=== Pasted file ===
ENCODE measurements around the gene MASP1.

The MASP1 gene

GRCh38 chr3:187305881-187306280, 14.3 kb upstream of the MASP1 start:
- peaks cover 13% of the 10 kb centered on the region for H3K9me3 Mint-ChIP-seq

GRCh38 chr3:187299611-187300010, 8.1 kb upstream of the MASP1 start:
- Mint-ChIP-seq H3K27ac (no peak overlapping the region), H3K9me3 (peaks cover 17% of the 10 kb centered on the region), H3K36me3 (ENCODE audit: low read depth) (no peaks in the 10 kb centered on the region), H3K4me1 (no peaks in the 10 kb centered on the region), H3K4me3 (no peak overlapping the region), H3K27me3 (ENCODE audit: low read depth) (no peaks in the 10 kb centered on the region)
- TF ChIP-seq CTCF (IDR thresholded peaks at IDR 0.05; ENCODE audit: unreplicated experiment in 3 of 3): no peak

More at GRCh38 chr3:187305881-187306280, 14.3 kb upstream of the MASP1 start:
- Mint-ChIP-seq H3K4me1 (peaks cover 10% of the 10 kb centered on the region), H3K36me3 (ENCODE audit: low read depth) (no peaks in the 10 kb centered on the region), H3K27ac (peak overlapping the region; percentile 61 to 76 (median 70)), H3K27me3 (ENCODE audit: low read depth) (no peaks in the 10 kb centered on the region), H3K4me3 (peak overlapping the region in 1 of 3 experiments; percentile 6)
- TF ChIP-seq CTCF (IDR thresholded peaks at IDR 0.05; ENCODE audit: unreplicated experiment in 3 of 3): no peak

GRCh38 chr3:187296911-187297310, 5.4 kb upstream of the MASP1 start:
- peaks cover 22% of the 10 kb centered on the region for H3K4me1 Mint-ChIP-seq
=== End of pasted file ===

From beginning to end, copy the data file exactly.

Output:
ENCODE measurements around the gene MASP1.

The MASP1 gene

GRCh38 chr3:187305881-187306280, 14.3 kb upstream of the MASP1 start:
- peaks cover 13% of the 10 kb centered on the region for H3K9me3 Mint-ChIP-seq

GRCh38 chr3:187299611-187300010, 8.1 kb upstream of the MASP1 start:
- Mint-ChIP-seq H3K27ac (no peak overlapping the region), H3K9me3 (peaks cover 17% of the 10 kb centered on the region), H3K36me3 (ENCODE audit: low read depth) (no peaks in the 10 kb centered on the region), H3K4me1 (no peaks in the 10 kb centered on the region), H3K4me3 (no peak overlapping the region), H3K27me3 (ENCODE audit: low read depth) (no peaks in the 10 kb centered on the region)
- TF ChIP-seq CTCF (IDR thresholded peaks at IDR 0.05; ENCODE audit: unreplicated experiment in 3 of 3): no peak

More at GRCh38 chr3:187305881-187306280, 14.3 kb upstream of the MASP1 start:
- Mint-ChIP-seq H3K4me1 (peaks cover 10% of the 10 kb centered on the region), H3K36me3 (ENCODE audit: low read depth) (no peaks in the 10 kb centered on the region), H3K27ac (peak overlapping the region; percentile 61 to 76 (median 70)), H3K27me3 (ENCODE audit: low read depth) (no peaks in the 10 kb centered on the region), H3K4me3 (peak overlapping the region in 1 of 3 experiments; percentile 6)
- TF ChIP-seq CTCF (IDR thresholded peaks at IDR 0.05; ENCODE audit: unreplicated experiment in 3 of 3): no peak

GRCh38 chr3:187296911-187297310, 5.4 kb upstream of the MASP1 start:
- peaks cover 22% of the 10 kb centered on the region for H3K4me1 Mint-ChIP-seq